Total returns may favor intermediate-term bonds going forward
The suggestion to consider longer-term securities relative to shorter-term ones doesn't just apply to investors in individual bonds or CDs. Investors who prefer bond funds, such as mutual funds or exchange-traded funds (ETFs), should take notice, too. Historically, intermediate-term bonds have outperformed shorter-term bonds when the Fed is done hiking interest rates, as illustrated in the chart below.
For example, in December 2018 the Fed hiked rates for the ninth and final time in that rate-hiking cycle. Over the following six months, an index of intermediate-term bonds returned 5.23%, relative to 2.72% for an index of short-term bonds. This is an important point for investors who invest in bond funds rather than individual bonds, because if this pattern holds, intermediate-term bonds may outperform shorter-term ones going forward, since the Fed is likely close to being done hiking rates.
Returns during six months after peak federal funds rate in previous rate-hike cycles
Source: Bloomberg, as of 9/30/2023.
Six-month total returns for each period are as of month-end. Bloomberg U.S. Aggregate 1-3 Year Total Return Index for "short-term" and Bloomberg U.S. Aggregate 5-7 Year Total Return Index for "intermediate-term." Total return includes interest, capital gains, dividends, and distributions realized over a period. Past performance is no guarantee of future results.
Why not just wait for yields to move higher?
If the Fed isn't expected to cut rates until later in 2024, it may be tempting to wait in cash and see if yields move even higher, but we think this is a bad strategy. It's been a very difficult year for high-quality fixed income investments, which has caused some investors to contemplate waiting until things get better. We believe going forward, returns should be more favorable than what they have been recently because yields already have moved sharply higher. Returns for fixed income securities can be broken down into two primary sources—coupon income and changes in prices. As yields have moved sharply higher over the past year and a half, this provides a much larger cushion for returns in case yields continue to march higher. For example, as illustrated in the chart below, even if the 10-year Treasury yield moves higher by another 50 basis points, or 0.5%, we estimate that an investor's 12-month total return would still be positive.
Hypothetical 12-month total returns for various Treasury maturities based on different changes in yields
Source: Schwab Center for Financial Research, as of 10/24/2023.
The example is hypothetical and provided for illustrative purposes only. The chart shows the hypothetical 12-month total return assuming an investor buys a 2-, 5-, 10-, or 30-year Treasury and interest rates change by -100, -50, 0, 50, or 100 basis points. The hypothetical examples assume the investor receives the coupon income but does not reinvest it. Hypothetical total returns assume price appreciation or depreciation. Outcomes are not guaranteed. Examples provided are for illustrative purposes only and not intended to be reflective of results you can expect to achieve. Basis points (BPS) represent one-hundredth of one percent.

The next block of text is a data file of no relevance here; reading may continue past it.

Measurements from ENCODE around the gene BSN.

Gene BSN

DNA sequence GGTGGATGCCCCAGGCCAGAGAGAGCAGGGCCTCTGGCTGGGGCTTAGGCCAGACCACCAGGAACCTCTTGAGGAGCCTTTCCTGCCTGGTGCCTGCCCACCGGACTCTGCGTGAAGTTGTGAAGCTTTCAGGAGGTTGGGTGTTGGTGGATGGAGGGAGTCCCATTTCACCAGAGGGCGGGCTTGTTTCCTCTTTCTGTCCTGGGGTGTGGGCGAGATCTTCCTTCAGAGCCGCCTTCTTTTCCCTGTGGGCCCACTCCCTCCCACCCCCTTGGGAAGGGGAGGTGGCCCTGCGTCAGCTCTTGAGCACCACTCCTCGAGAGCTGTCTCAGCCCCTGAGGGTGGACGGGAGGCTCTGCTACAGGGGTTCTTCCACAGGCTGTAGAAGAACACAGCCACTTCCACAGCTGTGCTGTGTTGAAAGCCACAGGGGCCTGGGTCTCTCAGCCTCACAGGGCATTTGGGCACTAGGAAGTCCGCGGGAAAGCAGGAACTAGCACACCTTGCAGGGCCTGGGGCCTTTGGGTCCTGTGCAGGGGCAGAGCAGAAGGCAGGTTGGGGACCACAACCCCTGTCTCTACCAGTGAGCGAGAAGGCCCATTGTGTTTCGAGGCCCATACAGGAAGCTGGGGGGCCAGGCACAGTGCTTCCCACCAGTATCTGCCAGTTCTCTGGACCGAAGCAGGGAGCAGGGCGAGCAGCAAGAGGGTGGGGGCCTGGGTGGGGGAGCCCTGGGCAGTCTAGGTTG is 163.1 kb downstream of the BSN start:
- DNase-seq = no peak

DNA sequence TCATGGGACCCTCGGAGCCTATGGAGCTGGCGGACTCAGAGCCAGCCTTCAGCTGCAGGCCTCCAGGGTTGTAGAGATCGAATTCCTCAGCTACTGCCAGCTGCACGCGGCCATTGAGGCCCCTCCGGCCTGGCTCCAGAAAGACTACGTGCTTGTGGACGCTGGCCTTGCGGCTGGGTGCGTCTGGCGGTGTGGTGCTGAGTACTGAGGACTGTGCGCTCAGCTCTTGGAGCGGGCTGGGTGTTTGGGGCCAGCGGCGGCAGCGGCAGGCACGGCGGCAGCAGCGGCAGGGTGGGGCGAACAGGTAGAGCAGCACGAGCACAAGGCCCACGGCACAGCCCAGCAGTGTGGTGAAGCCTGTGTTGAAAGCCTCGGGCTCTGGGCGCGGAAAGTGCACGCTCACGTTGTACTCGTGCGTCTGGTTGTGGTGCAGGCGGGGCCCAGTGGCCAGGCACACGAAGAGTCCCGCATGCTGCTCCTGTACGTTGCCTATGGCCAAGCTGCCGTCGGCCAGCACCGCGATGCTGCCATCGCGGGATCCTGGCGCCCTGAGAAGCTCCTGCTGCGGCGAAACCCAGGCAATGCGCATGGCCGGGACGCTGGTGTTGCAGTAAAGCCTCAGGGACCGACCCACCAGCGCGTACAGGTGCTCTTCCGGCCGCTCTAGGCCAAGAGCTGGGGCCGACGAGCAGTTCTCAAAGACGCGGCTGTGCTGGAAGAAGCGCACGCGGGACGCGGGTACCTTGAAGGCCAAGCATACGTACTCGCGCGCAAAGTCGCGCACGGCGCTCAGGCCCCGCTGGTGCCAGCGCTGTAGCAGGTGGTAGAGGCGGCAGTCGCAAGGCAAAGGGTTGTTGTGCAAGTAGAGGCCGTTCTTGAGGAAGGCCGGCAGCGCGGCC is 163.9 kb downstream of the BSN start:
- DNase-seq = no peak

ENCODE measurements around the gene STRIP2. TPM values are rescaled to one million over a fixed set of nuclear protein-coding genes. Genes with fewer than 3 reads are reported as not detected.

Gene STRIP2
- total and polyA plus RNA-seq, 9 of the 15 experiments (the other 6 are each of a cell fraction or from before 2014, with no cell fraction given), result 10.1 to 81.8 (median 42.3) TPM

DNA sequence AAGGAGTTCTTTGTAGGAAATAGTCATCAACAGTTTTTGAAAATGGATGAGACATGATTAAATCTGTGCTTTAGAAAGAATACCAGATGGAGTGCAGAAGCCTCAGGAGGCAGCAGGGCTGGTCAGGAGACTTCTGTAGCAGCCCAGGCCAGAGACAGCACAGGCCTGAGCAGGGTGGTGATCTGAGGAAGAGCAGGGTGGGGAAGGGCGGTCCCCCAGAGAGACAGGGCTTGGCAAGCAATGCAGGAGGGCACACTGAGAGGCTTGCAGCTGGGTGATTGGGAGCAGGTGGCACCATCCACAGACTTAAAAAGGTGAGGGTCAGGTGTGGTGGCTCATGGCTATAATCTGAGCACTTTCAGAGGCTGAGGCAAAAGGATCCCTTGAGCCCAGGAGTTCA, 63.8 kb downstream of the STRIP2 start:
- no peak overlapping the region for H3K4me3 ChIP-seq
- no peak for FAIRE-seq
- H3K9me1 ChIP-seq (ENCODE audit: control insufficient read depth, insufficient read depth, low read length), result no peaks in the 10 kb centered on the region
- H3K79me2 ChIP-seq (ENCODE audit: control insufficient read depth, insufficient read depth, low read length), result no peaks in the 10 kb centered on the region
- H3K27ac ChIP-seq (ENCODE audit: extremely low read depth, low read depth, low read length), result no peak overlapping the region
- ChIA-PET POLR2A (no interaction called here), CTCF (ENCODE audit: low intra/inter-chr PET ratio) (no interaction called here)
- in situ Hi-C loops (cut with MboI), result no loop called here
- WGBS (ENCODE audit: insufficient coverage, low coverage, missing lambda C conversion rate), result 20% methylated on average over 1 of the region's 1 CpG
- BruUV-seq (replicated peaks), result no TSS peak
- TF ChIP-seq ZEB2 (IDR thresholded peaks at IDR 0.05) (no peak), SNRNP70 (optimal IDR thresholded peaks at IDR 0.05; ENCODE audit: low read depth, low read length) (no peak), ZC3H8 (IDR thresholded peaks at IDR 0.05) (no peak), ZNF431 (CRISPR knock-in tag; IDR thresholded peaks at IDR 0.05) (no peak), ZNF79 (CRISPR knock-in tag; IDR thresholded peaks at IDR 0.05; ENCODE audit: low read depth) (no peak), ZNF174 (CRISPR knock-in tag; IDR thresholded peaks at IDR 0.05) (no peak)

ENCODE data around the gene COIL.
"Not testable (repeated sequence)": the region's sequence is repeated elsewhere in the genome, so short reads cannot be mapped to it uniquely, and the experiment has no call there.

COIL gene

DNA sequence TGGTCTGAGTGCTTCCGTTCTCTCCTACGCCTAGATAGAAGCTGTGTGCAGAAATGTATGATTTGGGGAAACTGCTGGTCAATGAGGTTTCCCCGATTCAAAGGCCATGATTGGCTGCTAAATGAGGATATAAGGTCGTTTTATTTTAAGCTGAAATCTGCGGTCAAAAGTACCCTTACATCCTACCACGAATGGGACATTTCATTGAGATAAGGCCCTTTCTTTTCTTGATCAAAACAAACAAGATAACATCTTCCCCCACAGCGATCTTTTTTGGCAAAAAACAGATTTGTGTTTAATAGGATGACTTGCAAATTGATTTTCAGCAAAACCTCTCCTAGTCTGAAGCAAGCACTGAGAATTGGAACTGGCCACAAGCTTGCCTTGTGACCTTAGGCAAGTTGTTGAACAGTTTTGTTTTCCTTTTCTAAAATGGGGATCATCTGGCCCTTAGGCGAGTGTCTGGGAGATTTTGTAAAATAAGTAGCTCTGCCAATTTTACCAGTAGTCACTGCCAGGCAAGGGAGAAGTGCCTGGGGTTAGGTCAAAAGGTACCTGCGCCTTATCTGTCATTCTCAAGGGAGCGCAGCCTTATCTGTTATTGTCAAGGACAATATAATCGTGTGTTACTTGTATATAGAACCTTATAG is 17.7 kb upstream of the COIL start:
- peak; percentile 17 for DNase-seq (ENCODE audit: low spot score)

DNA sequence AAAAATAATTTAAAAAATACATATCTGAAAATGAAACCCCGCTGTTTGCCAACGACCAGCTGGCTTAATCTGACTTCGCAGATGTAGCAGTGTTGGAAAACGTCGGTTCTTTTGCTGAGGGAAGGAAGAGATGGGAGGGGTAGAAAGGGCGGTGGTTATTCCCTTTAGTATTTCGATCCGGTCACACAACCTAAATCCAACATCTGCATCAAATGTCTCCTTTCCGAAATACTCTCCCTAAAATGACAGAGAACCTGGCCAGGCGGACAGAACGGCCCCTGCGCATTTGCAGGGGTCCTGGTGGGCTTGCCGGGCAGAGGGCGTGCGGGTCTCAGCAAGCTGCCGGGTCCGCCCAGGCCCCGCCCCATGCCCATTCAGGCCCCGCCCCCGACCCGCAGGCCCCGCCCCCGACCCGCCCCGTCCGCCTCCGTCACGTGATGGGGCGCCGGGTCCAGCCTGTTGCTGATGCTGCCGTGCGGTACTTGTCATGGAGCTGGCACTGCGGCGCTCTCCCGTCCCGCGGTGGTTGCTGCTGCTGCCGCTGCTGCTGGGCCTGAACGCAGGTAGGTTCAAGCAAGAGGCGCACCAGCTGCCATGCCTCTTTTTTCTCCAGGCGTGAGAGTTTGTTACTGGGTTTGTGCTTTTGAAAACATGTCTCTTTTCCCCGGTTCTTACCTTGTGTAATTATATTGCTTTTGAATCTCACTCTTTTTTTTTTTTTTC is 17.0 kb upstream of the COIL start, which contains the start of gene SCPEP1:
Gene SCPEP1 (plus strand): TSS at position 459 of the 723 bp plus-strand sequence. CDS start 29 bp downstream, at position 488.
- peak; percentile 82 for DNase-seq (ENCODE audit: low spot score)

Additionally, it may be tempting to wait for the "peak" in yields but we won't know if the peak has happened until long after it's occurred. Additionally, even if yields have some further upside from here, we believe that we are at very attractive levels and investors shouldn't wait to try to time the peak in rates.
Yields are near the highest they've been in nearly 15 years
Source: Bloomberg, yield to worst for the Bloomberg US Aggregate Bond Index, as of 10/20/2023.
Yield to worst is a measure of the lowest possible yield that can be received on a bond with an early retirement provision. Past performance is no guarantee of future results.
What to consider now
We believe that the recent move up in longer-term yields presents an opportunity for investors who have been hesitant to invest in longer-term bonds. We suggest extending duration to lock in those yields. For investors who prefer individual bonds or CDs, two strategies to consider are a ladder or a barbell. Both strategies have the potential benefit of holding some shorter-term bonds while also investing in some longer-term bonds.
For investors who prefer funds, Schwab clients can log in to research individual municipal bonds, view pre-screened municipal bond exchange-traded funds (ETFs) on Schwab's ETF Select List® or municipal bond mutual funds on Schwab's Mutual Fund OneSource Select List®. For additional help in selecting an appropriate solution for your needs, a Schwab Financial Consultant or Fixed Income Specialist can help.
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The information provided here is for general informational purposes only and should not be considered an individualized recommendation or personalized investment advice. The investment strategies mentioned here may not be suitable for everyone. Each investor needs to review an investment strategy for his or her own particular situation before making any investment decision. All expressions of opinion are subject to change without notice in reaction to shifting market conditions. Data contained herein from third-party providers is obtained from what are considered reliable sources. However, its accuracy, completeness, or reliability cannot be guaranteed. Examples provided are for illustrative purposes only and not intended to be reflective of results you can expect to achieve.
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The Bloomberg U.S. Aggregate 1-3 Years Index tracks bonds with 1-3 year maturities within the flagship US Aggregate Bond Index. Total return includes interest, capital gains, dividends, and distributions realized over a period.
The Bloomberg U.S. Aggregate 5-7 Years Index tracks bonds with 5-7 year maturities within the flagship US Aggregate Bond Index. Total return includes interest, capital gains, dividends, and distributions realized over a period.